Beacon Food Forest
This edible park is open to any and all foragers.
Seattleites have transformed seven acres of Beacon Hill, a neighborhood situated in the southeast corner of the city, into what may be the country’s largest food forest. This stretch of public land invites any and all to forage and reap what gardeners have sown.
The Beacon Food Forest is the first public, edible permaculture garden of its size. Back in 2009, planners began the edible park’s design by mimicking a forest ecosystem with edible trees, shrubs, perennials, and annuals. All the plants are positioned in a layout that helps sustain mutual growth. Instead of depleting soil nutrients or choking out other species, the trees and shrubs in the nut grove, berry patch, and herb garden are strategically situated with longevity and sustainability in mind.
Historically, residents of Beacon Hill have struggled with access to affordable, local, organic produce. Rather than place the onus of responsibility on each individual, the minds behind this forager-friendly forest envisioned a collaborative growing space. Simply meant to provide visitors with the opportunity to eat and harvest, the forest neither requires nor suggests paying due diligence in order to enjoy the fruits of communal labor. This distinguishes Beacon from community gardens, where yields are often accessible only to those who manage the crops.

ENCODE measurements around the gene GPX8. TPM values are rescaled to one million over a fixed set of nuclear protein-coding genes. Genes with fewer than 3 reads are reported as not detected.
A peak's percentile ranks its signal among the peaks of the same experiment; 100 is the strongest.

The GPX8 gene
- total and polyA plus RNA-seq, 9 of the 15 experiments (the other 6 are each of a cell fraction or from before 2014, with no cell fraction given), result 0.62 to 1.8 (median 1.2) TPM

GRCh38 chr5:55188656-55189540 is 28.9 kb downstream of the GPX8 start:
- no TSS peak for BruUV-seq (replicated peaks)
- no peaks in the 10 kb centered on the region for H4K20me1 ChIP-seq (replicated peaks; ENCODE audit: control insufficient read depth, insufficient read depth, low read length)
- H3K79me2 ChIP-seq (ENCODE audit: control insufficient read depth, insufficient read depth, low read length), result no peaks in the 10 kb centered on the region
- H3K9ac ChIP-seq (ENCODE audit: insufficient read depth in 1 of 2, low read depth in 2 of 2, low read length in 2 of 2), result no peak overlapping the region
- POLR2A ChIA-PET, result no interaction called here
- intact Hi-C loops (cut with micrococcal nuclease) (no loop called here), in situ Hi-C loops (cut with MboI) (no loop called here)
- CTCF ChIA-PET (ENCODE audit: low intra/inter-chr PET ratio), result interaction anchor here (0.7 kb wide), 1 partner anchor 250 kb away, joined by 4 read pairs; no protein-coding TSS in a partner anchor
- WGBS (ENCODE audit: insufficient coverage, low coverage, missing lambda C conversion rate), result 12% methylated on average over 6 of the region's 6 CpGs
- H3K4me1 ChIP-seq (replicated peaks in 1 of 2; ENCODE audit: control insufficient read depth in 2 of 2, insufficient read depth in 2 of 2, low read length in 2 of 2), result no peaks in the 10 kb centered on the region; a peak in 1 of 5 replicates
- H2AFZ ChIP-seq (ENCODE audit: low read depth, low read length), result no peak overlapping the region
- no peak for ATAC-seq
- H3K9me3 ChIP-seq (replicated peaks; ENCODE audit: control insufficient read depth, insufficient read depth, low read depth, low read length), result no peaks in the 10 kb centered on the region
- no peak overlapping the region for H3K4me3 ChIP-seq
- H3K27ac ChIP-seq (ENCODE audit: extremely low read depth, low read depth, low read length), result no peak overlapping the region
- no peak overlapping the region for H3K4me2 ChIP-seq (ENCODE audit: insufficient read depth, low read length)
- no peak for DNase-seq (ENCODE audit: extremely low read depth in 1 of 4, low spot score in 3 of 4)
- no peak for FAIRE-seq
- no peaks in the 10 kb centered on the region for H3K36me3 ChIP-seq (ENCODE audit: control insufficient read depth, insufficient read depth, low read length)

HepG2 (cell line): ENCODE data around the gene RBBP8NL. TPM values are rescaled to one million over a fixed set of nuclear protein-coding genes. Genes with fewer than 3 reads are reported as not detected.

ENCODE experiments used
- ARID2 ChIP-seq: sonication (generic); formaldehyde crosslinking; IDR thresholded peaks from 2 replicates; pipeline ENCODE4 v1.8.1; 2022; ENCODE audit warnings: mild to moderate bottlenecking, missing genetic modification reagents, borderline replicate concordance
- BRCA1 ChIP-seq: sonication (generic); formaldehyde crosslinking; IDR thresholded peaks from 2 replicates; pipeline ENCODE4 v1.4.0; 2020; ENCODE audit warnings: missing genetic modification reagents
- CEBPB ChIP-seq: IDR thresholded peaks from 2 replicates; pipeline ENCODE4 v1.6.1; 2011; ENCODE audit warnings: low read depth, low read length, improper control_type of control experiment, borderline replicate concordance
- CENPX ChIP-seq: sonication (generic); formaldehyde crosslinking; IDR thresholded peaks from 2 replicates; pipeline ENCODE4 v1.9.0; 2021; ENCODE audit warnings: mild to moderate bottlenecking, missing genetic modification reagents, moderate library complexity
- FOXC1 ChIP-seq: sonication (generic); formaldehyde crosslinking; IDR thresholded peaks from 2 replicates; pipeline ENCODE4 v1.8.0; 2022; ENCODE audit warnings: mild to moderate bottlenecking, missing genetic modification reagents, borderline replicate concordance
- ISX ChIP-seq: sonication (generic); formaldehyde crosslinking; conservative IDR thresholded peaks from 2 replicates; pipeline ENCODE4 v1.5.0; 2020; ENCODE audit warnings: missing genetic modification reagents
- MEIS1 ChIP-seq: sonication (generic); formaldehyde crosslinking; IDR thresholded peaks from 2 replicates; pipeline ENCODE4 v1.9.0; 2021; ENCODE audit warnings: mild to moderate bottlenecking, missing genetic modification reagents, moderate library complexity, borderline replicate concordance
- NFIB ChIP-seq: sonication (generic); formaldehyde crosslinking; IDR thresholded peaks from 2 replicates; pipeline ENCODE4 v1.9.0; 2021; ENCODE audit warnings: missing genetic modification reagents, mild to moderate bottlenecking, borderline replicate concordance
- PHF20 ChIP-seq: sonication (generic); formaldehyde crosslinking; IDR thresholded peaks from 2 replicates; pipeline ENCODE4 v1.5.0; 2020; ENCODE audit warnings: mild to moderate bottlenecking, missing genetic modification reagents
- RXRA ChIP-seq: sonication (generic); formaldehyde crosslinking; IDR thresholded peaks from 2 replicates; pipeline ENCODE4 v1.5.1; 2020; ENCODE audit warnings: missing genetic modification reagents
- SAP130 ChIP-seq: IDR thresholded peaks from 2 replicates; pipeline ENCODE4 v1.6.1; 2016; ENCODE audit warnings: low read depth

For those interested in contributing to the growth of the Beacon Food Forest: The community hosts regular work parties that involve shared outdoor lunches and garden maintenance tasks. They also host educational events, plant walks, and classes on subjects such as plant rearing and botany. However, those who are simply curious and hungry should feel more than free to go pick themselves a snack.
Know Before You Go
The Sound Transit Link Light Rail and the King County Metro routes #50, #60, and #36 are within walking distance from the forest. Beacon Food Forest hosts work parties on the third Saturday of every month, from 10:00 a.m. to 2:00 p.m. Don't forget gardening gloves, water, and a small donation for lunch. Check out upcoming dates on the forest's website.
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